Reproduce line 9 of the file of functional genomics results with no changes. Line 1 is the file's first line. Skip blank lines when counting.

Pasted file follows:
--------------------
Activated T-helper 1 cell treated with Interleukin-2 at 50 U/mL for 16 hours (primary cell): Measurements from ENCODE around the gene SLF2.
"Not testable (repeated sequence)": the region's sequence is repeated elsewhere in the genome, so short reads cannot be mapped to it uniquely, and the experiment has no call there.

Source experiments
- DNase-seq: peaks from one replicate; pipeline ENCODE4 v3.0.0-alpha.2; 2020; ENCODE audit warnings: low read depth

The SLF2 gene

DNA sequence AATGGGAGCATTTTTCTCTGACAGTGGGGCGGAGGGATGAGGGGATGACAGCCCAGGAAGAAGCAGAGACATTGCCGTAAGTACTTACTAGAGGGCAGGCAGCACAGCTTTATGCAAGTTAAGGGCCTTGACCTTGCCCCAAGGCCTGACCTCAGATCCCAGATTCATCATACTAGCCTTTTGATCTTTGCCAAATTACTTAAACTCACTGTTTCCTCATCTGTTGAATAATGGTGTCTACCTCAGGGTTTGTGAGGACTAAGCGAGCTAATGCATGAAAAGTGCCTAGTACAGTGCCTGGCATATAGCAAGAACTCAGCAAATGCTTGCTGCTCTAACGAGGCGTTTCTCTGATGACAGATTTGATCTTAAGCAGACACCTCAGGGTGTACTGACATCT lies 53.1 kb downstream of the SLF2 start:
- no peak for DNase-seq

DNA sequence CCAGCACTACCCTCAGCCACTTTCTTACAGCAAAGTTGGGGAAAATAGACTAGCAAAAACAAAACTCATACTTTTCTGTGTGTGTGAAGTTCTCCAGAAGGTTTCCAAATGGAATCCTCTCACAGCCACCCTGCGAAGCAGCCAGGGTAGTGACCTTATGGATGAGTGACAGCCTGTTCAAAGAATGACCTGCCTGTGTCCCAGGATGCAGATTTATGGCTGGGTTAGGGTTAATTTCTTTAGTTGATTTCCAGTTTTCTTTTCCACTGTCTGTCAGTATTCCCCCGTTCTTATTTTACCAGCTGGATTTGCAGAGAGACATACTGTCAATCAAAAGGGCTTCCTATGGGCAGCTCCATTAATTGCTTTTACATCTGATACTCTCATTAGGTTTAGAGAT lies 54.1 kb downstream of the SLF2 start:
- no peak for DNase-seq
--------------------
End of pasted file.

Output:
- no peak for DNase-seq